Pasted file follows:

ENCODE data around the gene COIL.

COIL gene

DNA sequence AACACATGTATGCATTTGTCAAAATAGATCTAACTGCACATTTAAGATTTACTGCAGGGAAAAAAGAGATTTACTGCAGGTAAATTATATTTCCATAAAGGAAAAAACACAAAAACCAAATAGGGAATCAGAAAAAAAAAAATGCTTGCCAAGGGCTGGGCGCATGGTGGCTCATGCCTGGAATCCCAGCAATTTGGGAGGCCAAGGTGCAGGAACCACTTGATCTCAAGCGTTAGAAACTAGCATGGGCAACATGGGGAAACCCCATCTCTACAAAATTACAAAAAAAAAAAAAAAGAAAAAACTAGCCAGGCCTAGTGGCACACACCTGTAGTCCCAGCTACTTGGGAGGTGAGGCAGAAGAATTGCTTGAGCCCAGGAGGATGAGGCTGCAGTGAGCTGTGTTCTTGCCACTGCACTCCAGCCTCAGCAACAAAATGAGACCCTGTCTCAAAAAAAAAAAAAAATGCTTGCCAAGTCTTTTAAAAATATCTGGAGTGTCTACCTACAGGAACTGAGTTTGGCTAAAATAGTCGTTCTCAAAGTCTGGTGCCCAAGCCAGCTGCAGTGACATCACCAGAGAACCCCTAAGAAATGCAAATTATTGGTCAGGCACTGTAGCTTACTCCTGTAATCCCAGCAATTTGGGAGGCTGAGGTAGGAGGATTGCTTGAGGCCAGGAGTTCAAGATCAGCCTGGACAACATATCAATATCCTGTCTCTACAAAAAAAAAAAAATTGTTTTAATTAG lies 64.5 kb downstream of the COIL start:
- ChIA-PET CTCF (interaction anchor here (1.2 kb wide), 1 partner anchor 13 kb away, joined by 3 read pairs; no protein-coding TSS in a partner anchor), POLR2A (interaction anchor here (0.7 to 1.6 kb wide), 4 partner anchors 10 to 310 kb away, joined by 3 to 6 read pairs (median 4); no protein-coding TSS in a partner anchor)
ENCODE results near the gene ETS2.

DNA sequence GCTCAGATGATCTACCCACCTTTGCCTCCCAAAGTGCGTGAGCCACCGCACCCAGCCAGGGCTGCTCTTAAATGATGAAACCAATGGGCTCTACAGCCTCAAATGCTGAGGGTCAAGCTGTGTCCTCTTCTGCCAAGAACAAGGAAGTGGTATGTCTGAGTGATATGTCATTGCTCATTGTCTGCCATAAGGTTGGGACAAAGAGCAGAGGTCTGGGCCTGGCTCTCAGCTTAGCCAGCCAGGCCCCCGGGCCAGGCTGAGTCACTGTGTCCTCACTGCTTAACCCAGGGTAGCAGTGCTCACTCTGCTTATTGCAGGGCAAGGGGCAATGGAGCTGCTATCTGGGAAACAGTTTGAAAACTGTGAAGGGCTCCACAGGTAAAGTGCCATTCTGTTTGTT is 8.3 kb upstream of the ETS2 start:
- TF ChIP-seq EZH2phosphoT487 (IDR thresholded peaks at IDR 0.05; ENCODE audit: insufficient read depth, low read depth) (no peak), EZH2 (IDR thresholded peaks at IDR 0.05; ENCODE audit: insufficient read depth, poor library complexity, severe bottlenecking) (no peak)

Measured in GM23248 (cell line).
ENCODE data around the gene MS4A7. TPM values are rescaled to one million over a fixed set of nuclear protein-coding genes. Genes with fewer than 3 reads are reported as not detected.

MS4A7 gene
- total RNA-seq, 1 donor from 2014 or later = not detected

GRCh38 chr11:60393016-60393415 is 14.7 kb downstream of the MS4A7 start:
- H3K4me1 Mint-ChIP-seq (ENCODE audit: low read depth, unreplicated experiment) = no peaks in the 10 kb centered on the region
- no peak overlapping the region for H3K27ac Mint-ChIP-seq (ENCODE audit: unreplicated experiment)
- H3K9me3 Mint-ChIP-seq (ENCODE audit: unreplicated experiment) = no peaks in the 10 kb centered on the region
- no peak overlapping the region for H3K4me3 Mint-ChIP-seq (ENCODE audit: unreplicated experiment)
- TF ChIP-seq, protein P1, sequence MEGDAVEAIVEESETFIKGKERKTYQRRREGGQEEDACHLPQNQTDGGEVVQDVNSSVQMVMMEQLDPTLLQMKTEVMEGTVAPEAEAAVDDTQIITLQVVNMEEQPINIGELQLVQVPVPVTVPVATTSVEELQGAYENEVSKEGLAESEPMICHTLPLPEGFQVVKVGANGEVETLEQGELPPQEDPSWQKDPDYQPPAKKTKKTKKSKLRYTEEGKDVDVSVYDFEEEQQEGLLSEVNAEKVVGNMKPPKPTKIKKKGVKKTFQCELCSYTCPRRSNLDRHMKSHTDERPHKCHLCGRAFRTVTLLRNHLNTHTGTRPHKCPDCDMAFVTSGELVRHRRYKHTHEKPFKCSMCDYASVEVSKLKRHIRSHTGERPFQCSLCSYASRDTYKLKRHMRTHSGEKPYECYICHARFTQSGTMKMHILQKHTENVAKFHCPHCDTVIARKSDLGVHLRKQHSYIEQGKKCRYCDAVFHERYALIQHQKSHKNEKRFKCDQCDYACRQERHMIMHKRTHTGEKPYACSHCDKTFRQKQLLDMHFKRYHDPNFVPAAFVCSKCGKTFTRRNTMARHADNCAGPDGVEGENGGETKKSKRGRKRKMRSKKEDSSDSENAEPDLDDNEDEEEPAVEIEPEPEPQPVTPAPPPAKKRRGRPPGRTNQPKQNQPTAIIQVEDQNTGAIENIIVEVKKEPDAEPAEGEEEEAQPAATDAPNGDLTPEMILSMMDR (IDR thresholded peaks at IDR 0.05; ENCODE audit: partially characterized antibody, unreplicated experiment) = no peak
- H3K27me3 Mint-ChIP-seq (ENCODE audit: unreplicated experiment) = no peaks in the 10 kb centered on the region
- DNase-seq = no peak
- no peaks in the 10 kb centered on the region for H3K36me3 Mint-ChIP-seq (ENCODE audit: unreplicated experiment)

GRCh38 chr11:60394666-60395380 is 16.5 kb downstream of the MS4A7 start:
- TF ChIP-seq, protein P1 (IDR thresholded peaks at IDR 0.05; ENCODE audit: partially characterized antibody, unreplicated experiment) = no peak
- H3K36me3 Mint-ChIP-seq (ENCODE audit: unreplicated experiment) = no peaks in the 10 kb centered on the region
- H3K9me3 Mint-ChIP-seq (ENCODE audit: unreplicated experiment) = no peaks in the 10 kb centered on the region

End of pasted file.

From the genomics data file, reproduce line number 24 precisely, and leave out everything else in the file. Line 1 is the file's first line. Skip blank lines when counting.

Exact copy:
- H3K9me3 Mint-ChIP-seq (ENCODE audit: unreplicated experiment) = no peaks in the 10 kb centered on the region